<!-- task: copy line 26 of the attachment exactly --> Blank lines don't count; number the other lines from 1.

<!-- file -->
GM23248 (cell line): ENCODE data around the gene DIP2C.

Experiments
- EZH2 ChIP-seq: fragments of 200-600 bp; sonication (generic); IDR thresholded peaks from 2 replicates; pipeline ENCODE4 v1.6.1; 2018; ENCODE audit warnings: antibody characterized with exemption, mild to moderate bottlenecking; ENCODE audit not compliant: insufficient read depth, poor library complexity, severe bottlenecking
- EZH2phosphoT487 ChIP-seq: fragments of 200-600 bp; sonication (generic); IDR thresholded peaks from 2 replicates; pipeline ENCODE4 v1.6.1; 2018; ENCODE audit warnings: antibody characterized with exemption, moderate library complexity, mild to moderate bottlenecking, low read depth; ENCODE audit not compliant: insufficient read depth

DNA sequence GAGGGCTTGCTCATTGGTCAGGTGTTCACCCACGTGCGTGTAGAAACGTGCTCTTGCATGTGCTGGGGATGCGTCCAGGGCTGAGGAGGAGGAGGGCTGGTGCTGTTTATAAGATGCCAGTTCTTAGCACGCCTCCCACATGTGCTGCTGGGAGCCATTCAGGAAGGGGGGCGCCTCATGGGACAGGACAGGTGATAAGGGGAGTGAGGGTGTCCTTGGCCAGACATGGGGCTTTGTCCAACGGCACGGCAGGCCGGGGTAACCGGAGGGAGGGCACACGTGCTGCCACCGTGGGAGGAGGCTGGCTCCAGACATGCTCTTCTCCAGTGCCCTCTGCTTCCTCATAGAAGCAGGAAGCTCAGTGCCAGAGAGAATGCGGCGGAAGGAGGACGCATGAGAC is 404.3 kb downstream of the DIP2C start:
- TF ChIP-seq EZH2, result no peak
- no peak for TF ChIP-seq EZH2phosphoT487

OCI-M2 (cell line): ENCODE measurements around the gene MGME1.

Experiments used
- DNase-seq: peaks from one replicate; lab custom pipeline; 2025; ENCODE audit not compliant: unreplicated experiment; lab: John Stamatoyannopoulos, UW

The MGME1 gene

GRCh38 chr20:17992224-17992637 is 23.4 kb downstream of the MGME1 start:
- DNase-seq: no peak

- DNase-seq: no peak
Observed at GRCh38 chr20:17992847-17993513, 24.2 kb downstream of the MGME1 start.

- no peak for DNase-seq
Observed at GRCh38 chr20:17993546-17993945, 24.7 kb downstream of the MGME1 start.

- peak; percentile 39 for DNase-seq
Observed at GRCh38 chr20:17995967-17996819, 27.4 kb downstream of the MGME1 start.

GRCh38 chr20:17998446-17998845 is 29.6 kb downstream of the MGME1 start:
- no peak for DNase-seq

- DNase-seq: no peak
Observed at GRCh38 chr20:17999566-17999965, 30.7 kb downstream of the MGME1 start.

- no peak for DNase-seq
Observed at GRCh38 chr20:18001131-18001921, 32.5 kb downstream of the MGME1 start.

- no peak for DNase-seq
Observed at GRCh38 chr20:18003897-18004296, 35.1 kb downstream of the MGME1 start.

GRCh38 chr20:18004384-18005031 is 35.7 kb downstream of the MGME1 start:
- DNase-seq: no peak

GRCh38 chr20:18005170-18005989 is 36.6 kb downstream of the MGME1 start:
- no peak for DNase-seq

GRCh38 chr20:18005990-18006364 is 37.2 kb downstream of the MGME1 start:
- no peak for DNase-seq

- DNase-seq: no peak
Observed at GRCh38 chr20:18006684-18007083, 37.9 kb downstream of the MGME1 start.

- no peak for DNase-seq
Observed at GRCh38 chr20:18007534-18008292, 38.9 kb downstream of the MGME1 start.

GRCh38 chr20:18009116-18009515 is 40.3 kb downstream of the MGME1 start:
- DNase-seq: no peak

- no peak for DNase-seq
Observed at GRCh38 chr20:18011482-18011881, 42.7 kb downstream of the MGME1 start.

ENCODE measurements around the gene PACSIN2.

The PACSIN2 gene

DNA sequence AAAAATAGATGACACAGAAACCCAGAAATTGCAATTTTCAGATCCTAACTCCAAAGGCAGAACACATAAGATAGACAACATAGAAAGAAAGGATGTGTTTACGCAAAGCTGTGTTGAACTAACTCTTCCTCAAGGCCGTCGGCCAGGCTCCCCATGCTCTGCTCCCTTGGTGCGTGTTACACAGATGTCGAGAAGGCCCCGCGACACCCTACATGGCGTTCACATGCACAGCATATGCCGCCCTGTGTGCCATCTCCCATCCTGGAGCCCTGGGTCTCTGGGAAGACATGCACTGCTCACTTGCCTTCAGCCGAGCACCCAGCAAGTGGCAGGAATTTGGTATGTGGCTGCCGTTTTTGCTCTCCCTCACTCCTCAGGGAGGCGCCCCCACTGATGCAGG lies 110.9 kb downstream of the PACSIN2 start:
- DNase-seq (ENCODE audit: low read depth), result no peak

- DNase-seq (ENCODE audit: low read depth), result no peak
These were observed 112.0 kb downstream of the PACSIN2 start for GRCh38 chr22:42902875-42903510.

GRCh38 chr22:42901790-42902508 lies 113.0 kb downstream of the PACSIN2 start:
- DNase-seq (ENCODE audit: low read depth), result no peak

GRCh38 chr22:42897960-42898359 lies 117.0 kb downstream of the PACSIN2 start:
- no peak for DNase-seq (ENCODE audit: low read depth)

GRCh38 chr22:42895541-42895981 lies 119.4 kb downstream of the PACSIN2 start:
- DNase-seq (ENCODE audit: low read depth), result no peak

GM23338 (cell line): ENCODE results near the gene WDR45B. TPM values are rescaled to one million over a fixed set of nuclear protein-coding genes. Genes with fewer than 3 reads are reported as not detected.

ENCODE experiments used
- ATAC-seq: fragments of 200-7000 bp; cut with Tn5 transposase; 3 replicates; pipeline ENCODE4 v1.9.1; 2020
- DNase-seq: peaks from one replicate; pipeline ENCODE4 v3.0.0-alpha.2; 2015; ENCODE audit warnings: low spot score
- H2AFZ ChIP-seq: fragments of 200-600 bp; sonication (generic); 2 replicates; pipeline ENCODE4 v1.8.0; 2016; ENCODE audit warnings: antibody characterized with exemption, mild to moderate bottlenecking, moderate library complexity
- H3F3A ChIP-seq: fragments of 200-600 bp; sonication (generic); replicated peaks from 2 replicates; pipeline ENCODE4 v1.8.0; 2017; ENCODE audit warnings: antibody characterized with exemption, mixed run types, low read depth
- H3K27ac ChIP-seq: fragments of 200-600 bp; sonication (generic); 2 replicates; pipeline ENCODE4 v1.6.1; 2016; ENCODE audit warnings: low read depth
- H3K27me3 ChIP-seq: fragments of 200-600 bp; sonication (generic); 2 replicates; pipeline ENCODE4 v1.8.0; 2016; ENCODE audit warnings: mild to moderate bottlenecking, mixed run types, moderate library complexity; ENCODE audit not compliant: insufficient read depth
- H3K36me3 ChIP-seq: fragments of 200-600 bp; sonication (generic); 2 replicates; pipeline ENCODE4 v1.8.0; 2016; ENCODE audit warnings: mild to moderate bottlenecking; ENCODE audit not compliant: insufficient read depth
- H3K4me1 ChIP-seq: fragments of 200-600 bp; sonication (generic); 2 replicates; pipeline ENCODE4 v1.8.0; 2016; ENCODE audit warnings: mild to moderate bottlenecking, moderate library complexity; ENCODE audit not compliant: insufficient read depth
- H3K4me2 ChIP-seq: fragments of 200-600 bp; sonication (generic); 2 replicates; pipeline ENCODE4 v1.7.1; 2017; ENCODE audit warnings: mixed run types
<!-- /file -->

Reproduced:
- no peak for DNase-seq